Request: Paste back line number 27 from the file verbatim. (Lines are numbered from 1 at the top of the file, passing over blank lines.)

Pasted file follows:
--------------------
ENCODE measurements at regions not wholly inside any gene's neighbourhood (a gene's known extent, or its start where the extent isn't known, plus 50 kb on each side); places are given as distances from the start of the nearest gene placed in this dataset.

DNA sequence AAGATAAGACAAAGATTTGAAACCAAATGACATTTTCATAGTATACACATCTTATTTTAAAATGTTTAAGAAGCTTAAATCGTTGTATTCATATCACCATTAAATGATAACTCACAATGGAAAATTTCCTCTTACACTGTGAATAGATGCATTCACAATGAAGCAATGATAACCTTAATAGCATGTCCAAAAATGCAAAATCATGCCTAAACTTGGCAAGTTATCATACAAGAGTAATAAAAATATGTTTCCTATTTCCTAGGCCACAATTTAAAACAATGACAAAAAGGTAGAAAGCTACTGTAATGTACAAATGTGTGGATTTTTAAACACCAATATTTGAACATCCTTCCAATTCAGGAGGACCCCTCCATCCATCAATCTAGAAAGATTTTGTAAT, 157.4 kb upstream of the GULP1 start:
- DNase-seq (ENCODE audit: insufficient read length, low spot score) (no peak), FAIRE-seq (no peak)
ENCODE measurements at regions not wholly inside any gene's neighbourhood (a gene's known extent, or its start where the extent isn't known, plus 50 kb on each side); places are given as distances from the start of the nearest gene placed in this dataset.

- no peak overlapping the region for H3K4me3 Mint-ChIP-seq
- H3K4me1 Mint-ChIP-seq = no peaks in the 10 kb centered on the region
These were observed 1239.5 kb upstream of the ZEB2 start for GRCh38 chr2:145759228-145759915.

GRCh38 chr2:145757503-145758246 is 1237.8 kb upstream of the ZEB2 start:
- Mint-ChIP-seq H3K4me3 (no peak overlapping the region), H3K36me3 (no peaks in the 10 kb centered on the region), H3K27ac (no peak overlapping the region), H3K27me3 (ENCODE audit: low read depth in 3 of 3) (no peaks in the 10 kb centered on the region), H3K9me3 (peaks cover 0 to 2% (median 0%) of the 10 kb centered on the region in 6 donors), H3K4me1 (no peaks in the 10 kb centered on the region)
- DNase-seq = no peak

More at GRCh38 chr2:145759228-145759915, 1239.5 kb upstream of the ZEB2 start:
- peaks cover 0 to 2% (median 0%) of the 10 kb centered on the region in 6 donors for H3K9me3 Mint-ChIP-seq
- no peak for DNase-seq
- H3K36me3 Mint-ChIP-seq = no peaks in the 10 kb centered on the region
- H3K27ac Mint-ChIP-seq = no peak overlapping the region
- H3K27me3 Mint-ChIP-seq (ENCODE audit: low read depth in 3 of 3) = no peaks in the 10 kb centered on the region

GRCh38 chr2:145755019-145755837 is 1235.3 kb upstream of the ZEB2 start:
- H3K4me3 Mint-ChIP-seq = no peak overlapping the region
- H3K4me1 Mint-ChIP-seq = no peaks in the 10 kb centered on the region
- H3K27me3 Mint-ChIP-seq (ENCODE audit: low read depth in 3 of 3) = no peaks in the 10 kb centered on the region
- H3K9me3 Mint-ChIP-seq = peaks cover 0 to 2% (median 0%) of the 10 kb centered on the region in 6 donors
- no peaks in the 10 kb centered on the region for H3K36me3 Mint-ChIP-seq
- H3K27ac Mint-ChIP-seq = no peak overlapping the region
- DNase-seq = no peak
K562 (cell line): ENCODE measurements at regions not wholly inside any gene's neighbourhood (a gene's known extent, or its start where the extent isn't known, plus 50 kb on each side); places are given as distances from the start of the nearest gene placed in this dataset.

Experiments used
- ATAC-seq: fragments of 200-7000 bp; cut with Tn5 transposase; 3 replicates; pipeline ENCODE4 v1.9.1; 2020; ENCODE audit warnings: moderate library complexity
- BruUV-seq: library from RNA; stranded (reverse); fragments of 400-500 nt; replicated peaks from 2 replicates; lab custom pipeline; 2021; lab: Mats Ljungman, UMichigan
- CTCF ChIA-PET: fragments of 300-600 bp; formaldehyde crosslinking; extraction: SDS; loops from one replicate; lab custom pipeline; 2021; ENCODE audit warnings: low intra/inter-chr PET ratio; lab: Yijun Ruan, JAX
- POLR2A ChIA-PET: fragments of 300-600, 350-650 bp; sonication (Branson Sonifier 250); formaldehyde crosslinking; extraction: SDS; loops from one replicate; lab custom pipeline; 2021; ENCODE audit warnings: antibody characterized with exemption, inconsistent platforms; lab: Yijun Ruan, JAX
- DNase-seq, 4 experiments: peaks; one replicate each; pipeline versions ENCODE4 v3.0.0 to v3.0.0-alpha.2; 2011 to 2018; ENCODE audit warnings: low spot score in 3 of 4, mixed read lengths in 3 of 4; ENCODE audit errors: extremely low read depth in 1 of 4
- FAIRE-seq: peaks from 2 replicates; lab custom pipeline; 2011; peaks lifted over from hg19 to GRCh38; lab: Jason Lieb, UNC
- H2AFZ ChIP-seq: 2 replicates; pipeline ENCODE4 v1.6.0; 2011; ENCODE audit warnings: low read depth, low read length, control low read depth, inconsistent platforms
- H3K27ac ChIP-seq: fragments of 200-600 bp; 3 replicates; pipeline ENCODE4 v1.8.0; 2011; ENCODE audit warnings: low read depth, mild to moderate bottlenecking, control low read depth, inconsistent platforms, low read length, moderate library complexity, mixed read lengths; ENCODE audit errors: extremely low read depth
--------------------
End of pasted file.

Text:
- ATAC-seq: fragments of 200-7000 bp; cut with Tn5 transposase; 3 replicates; pipeline ENCODE4 v1.9.1; 2020; ENCODE audit warnings: moderate library complexity